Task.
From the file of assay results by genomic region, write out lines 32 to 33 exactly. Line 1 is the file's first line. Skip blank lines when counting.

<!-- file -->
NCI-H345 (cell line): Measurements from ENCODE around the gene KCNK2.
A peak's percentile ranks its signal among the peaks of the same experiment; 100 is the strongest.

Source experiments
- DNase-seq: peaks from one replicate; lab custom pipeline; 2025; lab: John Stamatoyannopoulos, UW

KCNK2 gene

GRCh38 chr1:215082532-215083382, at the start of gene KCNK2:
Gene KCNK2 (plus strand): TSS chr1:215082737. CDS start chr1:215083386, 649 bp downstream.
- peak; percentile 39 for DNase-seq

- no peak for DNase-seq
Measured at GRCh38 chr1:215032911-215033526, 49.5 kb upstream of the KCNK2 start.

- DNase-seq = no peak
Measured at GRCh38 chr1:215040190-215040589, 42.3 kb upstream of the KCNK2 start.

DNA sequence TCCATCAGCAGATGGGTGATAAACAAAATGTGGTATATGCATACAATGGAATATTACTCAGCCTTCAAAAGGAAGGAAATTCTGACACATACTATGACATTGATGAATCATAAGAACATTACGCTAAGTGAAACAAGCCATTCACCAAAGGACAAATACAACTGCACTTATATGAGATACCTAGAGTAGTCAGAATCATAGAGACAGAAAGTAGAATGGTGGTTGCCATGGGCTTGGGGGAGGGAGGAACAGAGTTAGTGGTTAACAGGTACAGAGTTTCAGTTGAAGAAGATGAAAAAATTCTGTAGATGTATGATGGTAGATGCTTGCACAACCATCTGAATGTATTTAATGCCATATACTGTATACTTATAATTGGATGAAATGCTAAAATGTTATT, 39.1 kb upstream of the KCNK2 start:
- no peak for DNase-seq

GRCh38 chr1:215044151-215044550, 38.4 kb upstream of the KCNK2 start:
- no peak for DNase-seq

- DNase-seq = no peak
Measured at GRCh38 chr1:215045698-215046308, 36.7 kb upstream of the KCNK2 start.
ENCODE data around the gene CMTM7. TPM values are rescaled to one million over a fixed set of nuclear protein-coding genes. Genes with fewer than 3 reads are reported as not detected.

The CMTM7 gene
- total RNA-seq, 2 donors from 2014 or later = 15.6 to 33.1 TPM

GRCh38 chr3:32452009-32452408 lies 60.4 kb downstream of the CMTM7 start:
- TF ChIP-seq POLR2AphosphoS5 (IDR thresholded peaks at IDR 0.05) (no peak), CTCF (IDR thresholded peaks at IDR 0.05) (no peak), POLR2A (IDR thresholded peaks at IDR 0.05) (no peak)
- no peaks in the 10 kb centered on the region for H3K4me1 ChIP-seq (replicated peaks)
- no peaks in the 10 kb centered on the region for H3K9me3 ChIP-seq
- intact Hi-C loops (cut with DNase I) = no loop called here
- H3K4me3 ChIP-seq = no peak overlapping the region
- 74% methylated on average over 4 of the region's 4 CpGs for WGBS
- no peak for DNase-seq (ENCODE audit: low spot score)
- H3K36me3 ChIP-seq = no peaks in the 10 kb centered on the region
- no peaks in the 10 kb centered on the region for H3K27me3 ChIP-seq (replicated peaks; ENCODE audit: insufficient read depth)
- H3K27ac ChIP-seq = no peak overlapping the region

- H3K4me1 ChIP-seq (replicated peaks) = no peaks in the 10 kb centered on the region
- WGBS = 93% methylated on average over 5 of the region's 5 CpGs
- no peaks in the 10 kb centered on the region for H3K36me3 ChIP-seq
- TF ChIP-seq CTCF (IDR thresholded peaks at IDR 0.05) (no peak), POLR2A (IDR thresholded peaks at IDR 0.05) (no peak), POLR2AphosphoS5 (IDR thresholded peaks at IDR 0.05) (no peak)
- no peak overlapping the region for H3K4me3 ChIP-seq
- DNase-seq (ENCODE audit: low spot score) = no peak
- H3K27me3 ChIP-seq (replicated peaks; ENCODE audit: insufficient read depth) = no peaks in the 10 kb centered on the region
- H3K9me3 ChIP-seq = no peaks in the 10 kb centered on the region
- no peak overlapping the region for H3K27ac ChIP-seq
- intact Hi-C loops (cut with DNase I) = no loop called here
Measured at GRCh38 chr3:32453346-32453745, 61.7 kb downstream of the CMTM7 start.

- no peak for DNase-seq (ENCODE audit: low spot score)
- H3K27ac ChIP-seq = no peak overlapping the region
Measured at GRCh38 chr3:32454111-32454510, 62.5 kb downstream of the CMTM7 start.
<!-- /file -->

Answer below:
- H3K27ac ChIP-seq = no peak overlapping the region

- H3K4me1 ChIP-seq (replicated peaks) = no peaks in the 10 kb centered on the region